“If a home is quoted as being in the $400,000 to $450,000 range most people believe they will be able to buy it for $400,000 but, in fact, the reserve is over $450,000. The agent knows you can’t afford to buy it but they want you involved to create competition with other potential buyers and inflate the price,” says Brookes.


Keep your own cards very close to your chest. Divulge as little as possible about your personal financial situation to any vendor’s agent. At the same time, find out as much as possible about the seller and the history of the property. 

“The best way to learn about the seller is to call competing real estate agents in the local area that missed out on the listing. Say you’ve had a look at the property and ask them what they know about it.” 


Australians are not naturally good at haggling but it’s essential if you wish to come out of negotiations with the best possible price. 

“The best way to go into it is to be willing to walk away. That way you can play hardball with the agent. Start with a low price but not too low or they won’t take you seriously. It is very easy to save an extra $10,000-$15,000 by calling the bluff of an agent in a private treaty sale. In an auction it is just a matter of walking away.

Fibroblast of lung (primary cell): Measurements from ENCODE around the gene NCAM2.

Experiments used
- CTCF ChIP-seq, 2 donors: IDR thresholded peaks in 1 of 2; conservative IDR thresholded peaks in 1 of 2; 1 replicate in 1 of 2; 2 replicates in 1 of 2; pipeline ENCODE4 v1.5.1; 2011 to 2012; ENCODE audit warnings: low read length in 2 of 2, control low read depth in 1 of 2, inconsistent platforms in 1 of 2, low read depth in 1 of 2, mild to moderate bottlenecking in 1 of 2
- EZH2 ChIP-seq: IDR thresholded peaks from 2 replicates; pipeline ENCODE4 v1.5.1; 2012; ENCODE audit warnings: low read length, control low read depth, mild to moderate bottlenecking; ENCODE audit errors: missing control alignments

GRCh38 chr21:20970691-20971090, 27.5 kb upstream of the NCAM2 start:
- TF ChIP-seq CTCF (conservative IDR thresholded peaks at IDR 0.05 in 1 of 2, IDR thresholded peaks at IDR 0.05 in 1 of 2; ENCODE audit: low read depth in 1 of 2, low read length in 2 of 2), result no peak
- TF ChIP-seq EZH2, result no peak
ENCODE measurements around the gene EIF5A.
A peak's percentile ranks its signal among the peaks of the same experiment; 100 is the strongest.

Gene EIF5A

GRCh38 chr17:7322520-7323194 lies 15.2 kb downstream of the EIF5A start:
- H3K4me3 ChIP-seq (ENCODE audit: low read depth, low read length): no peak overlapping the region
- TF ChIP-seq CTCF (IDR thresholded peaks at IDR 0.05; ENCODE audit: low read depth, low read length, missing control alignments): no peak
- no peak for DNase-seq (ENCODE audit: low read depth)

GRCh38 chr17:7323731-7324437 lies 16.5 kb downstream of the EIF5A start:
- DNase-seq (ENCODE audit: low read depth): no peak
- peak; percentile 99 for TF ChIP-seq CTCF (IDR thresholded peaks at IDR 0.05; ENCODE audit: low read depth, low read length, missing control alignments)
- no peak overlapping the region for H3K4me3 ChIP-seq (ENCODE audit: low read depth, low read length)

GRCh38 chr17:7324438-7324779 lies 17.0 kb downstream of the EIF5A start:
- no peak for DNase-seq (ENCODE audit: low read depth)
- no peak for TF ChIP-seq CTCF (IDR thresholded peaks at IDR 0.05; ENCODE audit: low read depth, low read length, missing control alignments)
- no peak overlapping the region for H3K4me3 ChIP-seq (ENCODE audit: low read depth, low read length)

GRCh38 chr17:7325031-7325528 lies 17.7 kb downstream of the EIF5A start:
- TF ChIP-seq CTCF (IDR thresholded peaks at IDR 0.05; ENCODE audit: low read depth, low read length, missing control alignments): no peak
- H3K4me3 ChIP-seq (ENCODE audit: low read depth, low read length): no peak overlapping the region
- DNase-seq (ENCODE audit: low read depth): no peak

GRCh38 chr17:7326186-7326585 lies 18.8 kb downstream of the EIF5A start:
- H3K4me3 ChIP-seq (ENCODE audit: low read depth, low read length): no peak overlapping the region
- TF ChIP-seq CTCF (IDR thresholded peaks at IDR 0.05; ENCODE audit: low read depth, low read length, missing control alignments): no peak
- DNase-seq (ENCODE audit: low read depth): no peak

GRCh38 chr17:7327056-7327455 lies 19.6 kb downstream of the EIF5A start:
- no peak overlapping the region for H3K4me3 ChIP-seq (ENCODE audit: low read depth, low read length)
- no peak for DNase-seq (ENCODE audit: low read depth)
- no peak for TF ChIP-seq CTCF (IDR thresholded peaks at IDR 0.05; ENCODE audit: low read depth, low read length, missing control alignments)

Brookes says most properties are selling by private treaty at the moment but vendors’ agents sometimes pull unsuspecting buyers into a “blind auction”. This is a situation where they tell you there is another bidder and ask you to put your best offer forward but you don’t even know if anyone else is even bidding for the property. 

“Your first instinct in this situation is to pay as much as possible but I have seen people end up paying $60,000-$70,000 more than the next person under them.”

If you find yourself in this situation either walk away or say you’re only willing to enter a bid in a boardroom auction where all potential buyers are assembled and the bidding is done in the open. Then you know what you’re competing against.


Don’ forget to factor in costs such as mortgage insurance, stamp duty, building and pest inspections and conveyancing fees. This will ensure you know exactly how much money to have to play with before you start making offers on houses. 


Of course Brookes recommends employing a buyer’s agent, someone who is a professional negotiator. They should be able to save you tens of thousands of dollars, according to REBAA because they cut through the emotion to keep your budget and wish list front of mind in all negotiations. 

A buyer’s agent will usually cost you around 1% of the property’s purchase price so it’s another fixed cost you need to budget for but Brookes claims you should at least break even and will usually end up spending less for your ideal home than you set out to.